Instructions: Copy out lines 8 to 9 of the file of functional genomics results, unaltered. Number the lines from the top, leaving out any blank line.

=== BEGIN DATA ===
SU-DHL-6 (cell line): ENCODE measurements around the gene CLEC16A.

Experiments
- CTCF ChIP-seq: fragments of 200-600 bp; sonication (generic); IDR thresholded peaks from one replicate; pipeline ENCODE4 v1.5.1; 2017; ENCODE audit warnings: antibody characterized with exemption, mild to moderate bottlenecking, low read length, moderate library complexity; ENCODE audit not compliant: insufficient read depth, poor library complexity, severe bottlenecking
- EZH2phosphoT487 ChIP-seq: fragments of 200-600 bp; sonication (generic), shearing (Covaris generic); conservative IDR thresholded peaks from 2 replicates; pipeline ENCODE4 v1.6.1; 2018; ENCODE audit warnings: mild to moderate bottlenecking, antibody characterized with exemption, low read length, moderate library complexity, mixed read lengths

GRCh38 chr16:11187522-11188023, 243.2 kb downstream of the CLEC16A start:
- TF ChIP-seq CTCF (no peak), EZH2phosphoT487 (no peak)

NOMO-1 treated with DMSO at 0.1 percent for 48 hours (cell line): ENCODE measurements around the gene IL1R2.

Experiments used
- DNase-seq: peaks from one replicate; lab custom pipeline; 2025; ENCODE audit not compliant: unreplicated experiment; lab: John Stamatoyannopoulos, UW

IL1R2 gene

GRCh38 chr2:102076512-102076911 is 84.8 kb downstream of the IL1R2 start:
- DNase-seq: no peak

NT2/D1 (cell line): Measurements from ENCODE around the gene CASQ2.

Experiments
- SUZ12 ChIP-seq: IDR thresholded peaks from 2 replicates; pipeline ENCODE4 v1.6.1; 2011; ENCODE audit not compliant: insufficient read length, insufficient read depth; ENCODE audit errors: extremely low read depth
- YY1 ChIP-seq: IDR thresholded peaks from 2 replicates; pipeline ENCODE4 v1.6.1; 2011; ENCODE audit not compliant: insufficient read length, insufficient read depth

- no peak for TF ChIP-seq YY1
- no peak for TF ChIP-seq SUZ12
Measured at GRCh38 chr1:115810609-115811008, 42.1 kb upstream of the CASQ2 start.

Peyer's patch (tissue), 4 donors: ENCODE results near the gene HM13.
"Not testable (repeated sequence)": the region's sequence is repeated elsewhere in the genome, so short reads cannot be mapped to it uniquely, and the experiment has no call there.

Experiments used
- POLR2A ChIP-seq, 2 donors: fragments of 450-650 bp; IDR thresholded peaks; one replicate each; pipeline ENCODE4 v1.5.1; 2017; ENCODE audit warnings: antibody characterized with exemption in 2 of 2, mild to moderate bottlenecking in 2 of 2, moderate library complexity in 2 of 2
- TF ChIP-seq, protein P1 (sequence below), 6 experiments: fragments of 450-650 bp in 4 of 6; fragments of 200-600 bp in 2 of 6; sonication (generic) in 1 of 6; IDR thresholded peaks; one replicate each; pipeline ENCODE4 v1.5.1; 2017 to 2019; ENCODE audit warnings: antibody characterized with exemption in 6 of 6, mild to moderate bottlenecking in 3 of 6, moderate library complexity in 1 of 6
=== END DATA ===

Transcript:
Experiments used
- DNase-seq: peaks from one replicate; lab custom pipeline; 2025; ENCODE audit not compliant: unreplicated experiment; lab: John Stamatoyannopoulos, UW